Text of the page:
MobiGlam: A Framework of Interoperability and Adaptivity for Mobile Learning

MobiGlam: A Framework of Interoperability and Adaptivity for Mobile Learning

Fatma Meawad (German University in Cairo, Egypt) and Geneen Stubbs (University of Glamorgan, UK)
DOI: 10.4018/978-1-60566-882-6.ch003
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This chapter discusses the principles underpinning the design and the development of a framework, MobiGlam, which supports ubiquitous and scalable access to learning activities. The framework allows full end to end interconnectivity among open source virtual learning environments (VLEs) and Java-enabled mobile devices. Through this framework, interoperability and adaptivity techniques are combined to address the technical, pedagogical, and institutional challenges of mobile learning. The discussed framework achieved a level of flexibility and simplicity that resulted in a wide acceptance of the framework institutionally, allowing its use in various real world settings.
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Mobile learning brings together various evolving research areas with on-going challenges; ranging from the limitations and poor usability issues facing mobile technologies to the social and the pedagogical aspects of introducing a new technology for learning. Such challenges are viewed as major concerns for mainstreaming mobile learning (Doering, 2007; Keegan, 2005; Stead, 2005); yet, collectively, they are not well investigated by current research (Seong, 2006). Consequently and despite the significant amount of literature in mobile learning, it is not yet being used as a truly ubiquitous technology. Meanwhile, the success of mobile learning is closely related to the degree of its ubiquity. A similar statement was made in the conclusion of a comprehensive literature review in mobile learning:

In the future, the success of learning and teaching with mobile technologies will be measured by how seamlessly it weaves itself into our daily lives, with the greatest success paradoxically occurring at the point where we don’t recognise it as learning at all. (Naismith et al., 2004)

Based on this, there is a need for a solution that will support flexible and large scale use of mobile learning. Mobile learning has shown several empirical successes in different settings and modes: work based, distance based, independent, classroom based learning, or field work (Chen et al., 2005; Goh & Hooper, 2007; Kramer, 2005; Naismith et al., 2005; Rogers et al., 2004; Wentzel et al., 2005). However, as yet, incorporating mobile access in an institutional infrastructure is not a practical or a seamless process. As such, the importance of providing a flexible architectural solution for accessing learning material through mobile technologies is identified. The term flexibility in this context implies (a) applicability in different learning settings without influencing the pedagogical soundness or being influenced by institutional issues (e.g. security policies, extra staff time and extra costs) and (b) readiness to accommodate different adaptivity techniques for enhancing the overall user experience. Interoperability will create opportunities for making use of existing expertise in e-learning and the opportunity to merge with established infrastructures. Furthermore, adaptivity techniques can support the implementation of automated intelligent behaviours according to the changing elements of a user's context. In this chapter, the MobiGlam framework through which these two concepts are pulled together is described.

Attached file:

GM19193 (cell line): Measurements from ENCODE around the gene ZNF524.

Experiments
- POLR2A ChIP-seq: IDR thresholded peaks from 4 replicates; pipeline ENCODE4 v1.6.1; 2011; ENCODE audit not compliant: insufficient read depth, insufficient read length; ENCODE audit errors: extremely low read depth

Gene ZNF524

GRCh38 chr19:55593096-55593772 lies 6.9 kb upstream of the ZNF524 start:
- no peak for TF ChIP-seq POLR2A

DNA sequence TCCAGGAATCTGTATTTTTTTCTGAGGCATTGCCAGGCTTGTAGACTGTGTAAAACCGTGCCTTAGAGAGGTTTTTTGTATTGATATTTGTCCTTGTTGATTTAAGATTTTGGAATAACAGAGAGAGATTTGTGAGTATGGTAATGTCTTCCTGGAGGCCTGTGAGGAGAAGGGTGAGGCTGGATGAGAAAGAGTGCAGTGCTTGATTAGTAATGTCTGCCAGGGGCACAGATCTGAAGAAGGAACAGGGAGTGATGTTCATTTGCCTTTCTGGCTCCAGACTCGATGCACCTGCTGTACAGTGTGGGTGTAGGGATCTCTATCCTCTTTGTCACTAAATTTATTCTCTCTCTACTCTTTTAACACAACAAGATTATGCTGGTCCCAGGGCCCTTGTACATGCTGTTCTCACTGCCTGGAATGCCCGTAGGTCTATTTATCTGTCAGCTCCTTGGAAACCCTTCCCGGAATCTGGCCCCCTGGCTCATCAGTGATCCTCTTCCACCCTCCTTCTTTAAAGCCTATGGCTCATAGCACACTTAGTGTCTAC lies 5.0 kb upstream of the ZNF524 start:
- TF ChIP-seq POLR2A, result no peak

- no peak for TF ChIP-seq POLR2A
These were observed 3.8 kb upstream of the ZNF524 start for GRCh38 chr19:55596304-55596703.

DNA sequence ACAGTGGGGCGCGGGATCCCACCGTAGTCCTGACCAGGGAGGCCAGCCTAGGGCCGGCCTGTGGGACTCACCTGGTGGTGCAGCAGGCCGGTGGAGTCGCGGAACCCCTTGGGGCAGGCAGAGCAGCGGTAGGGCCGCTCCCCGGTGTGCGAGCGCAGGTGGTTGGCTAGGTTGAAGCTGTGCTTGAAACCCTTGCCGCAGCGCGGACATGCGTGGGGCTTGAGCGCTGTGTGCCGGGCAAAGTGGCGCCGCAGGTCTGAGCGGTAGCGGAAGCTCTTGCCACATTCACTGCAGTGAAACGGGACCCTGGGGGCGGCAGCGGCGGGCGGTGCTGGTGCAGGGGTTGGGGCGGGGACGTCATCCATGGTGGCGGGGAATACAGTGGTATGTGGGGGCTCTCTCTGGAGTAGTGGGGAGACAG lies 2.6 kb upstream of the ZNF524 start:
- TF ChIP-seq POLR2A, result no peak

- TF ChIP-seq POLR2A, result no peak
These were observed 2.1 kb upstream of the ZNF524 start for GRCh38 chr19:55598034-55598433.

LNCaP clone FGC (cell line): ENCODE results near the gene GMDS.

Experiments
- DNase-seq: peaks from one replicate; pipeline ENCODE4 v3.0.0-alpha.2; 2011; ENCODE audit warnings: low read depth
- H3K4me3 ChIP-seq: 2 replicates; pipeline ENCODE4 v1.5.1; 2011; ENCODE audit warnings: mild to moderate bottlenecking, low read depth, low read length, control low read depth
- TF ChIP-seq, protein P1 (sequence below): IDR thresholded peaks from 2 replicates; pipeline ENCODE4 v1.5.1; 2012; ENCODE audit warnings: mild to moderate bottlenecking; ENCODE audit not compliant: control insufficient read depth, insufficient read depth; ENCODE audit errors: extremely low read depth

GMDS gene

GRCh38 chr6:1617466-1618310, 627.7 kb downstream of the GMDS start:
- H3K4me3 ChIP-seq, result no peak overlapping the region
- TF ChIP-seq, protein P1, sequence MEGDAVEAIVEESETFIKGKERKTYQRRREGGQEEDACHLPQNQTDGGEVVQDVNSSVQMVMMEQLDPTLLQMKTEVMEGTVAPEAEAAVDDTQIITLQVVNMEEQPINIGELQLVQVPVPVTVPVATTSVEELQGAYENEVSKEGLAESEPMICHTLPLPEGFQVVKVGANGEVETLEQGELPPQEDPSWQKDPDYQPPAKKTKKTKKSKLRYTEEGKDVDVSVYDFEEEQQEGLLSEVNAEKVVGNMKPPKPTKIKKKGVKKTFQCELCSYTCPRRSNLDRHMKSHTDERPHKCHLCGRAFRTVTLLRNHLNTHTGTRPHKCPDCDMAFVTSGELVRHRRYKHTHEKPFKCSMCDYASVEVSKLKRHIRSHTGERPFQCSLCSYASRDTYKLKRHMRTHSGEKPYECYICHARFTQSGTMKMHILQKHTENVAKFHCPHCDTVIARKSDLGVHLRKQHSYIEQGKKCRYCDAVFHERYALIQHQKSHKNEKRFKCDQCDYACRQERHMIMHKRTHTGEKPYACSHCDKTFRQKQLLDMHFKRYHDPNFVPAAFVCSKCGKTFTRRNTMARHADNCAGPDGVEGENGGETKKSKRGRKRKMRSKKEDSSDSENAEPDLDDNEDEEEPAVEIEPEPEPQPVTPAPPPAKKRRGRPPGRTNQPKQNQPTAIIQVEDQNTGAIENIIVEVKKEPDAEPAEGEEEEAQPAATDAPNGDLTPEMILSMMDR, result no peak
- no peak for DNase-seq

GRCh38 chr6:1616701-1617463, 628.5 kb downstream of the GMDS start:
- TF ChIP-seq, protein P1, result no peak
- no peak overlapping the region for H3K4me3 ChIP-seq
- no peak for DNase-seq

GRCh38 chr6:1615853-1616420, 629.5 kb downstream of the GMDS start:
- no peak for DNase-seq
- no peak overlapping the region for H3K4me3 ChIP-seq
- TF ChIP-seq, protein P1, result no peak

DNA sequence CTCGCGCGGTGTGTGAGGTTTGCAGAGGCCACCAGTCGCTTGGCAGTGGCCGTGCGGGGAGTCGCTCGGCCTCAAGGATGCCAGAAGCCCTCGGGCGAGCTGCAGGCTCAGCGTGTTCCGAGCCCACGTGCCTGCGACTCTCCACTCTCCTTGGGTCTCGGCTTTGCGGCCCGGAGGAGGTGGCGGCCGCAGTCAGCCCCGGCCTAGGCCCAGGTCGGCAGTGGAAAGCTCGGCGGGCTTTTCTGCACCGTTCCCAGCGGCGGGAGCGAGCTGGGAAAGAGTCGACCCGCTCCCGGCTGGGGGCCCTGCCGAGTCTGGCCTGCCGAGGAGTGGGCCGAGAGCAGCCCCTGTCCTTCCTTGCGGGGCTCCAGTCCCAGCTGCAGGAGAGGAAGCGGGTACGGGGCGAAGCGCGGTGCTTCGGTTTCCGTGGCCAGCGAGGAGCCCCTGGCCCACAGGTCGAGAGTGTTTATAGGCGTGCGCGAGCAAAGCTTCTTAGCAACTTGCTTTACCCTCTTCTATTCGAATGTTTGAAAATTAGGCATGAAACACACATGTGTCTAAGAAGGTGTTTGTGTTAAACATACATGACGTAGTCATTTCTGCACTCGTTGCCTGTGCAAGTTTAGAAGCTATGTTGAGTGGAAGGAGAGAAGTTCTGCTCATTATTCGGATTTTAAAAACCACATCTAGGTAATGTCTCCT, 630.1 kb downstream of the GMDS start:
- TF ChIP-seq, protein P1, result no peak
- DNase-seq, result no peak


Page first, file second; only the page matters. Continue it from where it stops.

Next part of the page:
In order to highlight the significance of the discussed solution in the area of mobile learning, the chapter starts by a discussion in which the challenge for mobile learning is formalised as the problem of enhancing mobile usability in light of the requirements for pedagogical usability and institutional deployment. Then, several guidelines for designing a mobile learning solution are discussed.


Usability Requirements For Mobile Learning

The success of a mobile learning application significantly relies on the human and the organisational factors in adopting the continuously evolving wireless technologies (Kukulska-Hulme, 2007; Wagner, 2005). Such statement suggests the need to focus on best practices in usability. It is a challenging task to define the usability requirements for mobile learning due to its multidisciplinary nature. Besides the issues associated with using wireless technologies, the early attempts in the field uncovered pedagogical, institutional, social and economical challenges (Economides, 2007). The following discussion starts with the elements of a positive mobile user experience, and then involves the elements from the user’s educational context.

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